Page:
Primogeniture

Recognition of Doctrine


The Double Portion

The manner of acknowledging the firstborn incidentally referred to in De is "by giving him a double portion of all that he hath" (De 21:17), that is to say, double the share of each of the other brothers. Jewish tradition (Bekho. 46a, 47b, 51a, 51b; Babha’ Bathra’ 122a, 122b, 123a, 124a, 142b) accepts and elaborates on this right of the firstborn son. Thus, it applies only to the firstborn and not the eldest surviving son; it does not apply to daughters; it has reference only to the paternal estate, and not to the inheritance left by a mother or other relative, nor to improvements or accessions made to an estate after the death of the father.

Reasons for the Custom


The Firstborn in Ancient Society; Sacrifice and Redemption

Light is thrown on the attitude of the ancient world toward the firstborn, and hence, on the history of primogeniture, by the language used in connection with the plague of the firstborn: "from the first-born of Pharaoh that sitteth upon his throne, even unto the first-born of the maidservant that is behind the mill" or "the captive that was in the dungeon." Apparently no more dreadful catastrophe for all classes of society could be thought of than this slaying of the firstborn (Ex 11:5; 12:29). The misguided fervor of the ancient Semites who offered their firstborn as the thing most dearly beloved as a sacrifice to their gods must be considered in this light, whether it appears among the Moabites, the Phoenicians or the Hebrews themselves (Jer 32:35; Eze 20:26,31; 2Ch 28:3). It is difficult to predicate a connection between the basis of the doctrine of primogeniture and that of the Redemption of the First-born, other than that both are ultimately based on the importance of a firstborn son and the fondness of his parents for him. It is interesting to note, however, that the tradition of redemption and the law of primogeniture are kept so distinct that, while the latter has reference only to the firstborn of a father, the former has reference only to the firstborn of a mother (Bekho, viii. l, 46a; compare peTer rechem, "whatsoever openeth the womb," Ex 13:2). In a polygamous society such as that presupposed in De 21 it is natural to suppose that the distinction between paternal and maternal primogeniture would be clearly before the minds of the people.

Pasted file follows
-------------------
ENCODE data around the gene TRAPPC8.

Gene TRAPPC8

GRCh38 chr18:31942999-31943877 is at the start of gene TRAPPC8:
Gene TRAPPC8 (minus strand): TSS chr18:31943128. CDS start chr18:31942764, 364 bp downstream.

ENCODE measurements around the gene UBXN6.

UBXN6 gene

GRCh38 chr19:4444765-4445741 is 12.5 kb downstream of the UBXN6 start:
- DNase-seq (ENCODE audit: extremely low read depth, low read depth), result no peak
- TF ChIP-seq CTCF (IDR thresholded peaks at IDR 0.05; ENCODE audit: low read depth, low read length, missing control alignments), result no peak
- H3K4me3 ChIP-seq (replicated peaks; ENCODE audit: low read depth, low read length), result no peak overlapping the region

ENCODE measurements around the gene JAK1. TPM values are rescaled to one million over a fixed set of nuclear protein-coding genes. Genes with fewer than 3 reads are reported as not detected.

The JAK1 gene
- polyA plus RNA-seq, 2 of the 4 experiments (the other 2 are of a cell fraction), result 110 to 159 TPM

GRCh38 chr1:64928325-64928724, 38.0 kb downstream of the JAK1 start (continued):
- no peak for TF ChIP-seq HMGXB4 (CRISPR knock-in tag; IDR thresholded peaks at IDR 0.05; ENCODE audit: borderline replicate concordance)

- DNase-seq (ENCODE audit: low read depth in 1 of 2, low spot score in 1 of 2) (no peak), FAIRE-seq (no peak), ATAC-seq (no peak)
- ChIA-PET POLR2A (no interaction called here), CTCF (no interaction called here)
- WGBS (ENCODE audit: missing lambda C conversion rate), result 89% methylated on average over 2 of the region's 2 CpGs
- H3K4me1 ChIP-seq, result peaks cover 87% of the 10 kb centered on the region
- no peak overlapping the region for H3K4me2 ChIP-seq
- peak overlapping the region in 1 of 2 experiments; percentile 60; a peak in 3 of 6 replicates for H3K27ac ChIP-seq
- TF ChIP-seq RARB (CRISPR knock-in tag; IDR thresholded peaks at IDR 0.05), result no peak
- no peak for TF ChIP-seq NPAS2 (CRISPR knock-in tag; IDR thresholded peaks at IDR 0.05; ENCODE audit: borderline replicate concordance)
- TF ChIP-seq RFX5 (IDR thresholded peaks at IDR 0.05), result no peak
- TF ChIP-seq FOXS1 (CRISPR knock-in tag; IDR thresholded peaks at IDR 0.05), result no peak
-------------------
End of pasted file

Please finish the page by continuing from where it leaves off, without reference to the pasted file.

See Birthright; Firstborn.